LONDON (Thomson Reuters Foundation) - Millions of forced labourers around the world are generating an estimated $150 billion a year in profits for those who exploit them, the International Labour Organisation (ILO) said on Tuesday.
Two thirds, or $99 billion, came from commercial sexual exploitation, while another $51 billion resulted from forced economic exploitation, including domestic work, agriculture and other economic activities, according to the ILO report, Profits and Poverty: The Economics of Forced Labour.
“Profits per victim are highest in forced sexual exploitation, which can be explained by the demand for such services and the prices that clients are willing to pay, and by the low capital investments and low operating costs associated with this activity,” the report said.
“With a global average profit of $21,800 per year per victim, this sector is six times more profitable than all other forms of forced labour, and five times more profitable than forced labour exploitation outside domestic work.”
The total figure is more than three times higher than the ILO's previous estimate in 2005 of $44 billion.
While slavery and the slave trade are banned by international law, the report indicates that 21 million people worldwide are in forced labour - including commercial sexual exploitation, work under slavery-like conditions and other involuntary labor resulting from force, fraud or deception. Migrant workers are the most vulnerable.
A quarter of the total are under 18 years old and more than half are women and girls, primarily in commercial sexual exploitation and domestic work. Men and boys were primarily in forced economic exploitation in agriculture, construction, and mining.
The ILO estimated that private households save $8 billion annually by not paying or underpaying domestic workers held in forced labour.
Some 14.2 million are forced to work in fields like agriculture, construction, mining and domestic care, while 4.5 million are sexually exploited.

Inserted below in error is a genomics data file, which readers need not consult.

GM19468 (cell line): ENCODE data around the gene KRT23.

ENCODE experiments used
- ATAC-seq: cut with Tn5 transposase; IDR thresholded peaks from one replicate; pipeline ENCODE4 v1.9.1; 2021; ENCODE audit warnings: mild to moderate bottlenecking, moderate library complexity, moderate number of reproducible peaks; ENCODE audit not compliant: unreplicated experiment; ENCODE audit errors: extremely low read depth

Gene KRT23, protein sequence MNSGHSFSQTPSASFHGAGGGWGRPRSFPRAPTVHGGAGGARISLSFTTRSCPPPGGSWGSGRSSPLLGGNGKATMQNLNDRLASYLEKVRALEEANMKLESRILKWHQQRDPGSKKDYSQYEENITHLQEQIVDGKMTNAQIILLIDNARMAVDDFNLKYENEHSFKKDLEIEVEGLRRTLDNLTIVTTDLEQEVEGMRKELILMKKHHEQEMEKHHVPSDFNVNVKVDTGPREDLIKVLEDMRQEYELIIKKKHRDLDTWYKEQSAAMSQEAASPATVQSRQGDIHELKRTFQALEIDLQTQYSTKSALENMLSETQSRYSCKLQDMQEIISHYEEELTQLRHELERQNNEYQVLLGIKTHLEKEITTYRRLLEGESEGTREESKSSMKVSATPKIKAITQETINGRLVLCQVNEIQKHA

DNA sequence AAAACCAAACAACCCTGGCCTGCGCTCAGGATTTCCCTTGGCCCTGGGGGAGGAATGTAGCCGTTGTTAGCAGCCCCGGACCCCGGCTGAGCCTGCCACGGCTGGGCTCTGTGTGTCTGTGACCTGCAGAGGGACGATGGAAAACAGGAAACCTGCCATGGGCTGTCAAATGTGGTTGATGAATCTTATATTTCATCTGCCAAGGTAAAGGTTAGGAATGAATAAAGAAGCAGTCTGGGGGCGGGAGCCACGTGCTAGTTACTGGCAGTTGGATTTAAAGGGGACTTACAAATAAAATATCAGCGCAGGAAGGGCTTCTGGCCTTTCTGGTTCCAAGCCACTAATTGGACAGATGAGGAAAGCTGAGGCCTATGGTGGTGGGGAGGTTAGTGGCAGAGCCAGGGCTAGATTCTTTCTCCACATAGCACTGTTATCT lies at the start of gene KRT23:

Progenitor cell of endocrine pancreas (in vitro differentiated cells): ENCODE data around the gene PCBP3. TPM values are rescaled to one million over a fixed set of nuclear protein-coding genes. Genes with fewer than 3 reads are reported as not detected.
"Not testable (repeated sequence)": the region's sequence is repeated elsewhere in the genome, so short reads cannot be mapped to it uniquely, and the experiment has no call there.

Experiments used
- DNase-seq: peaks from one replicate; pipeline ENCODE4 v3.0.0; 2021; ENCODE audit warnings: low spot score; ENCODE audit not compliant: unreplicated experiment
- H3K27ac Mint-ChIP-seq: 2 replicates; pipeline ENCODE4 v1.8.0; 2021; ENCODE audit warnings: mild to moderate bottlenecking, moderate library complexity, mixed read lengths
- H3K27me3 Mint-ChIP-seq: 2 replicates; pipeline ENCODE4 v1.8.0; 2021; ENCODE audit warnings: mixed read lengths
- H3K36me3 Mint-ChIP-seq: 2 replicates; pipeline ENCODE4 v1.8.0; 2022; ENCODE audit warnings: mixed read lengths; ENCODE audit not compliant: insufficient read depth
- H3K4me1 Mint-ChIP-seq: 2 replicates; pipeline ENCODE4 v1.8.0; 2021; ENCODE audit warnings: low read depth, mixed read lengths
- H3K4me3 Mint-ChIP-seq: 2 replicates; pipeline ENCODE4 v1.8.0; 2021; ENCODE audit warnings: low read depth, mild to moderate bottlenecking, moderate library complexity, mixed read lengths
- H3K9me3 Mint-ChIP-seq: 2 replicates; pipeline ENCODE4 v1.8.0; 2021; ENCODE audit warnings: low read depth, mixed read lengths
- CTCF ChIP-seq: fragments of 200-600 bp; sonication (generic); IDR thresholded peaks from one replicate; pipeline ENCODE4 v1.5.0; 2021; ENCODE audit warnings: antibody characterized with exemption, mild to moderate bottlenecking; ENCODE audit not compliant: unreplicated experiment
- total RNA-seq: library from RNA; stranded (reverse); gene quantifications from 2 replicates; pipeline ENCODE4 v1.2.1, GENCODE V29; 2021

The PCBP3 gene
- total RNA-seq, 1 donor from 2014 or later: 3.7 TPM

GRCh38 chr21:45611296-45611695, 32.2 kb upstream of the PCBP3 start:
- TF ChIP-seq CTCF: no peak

An additional 2.2 million are engaged in state-imposed forms of forced labour, in prisons, for example, or in work imposed by military or paramilitary forces, according to the report.
“Forced labour is bad for business and development and especially for its victims," ILO Director-General Guy Ryder said in a statement. "Our new report adds new urgency to our efforts to eradicate this fundamentally evil, but hugely profitable practice as soon as possible.”
Some 56 percent of forced labourers are in the Asia-Pacific region and 18 percent are in Africa. Smaller numbers are in Latin America and the Caribbean (9 percent), developed economies including the European Union (7 percent), central and eastern Europe and the former Soviet Union (7 percent) and the Middle East (3 percent).
The ILO calculated the new profit estimate using data from its 2012 Global Estimate of Forced Labour, which covered the period from 2002 to 2011. It excluded 2.2 million people engaged in state-imposed forced labour, due to a lack of reliable information and “theoretical difficulties” in calculating profits generated by, for example, child soldiers, the report said.
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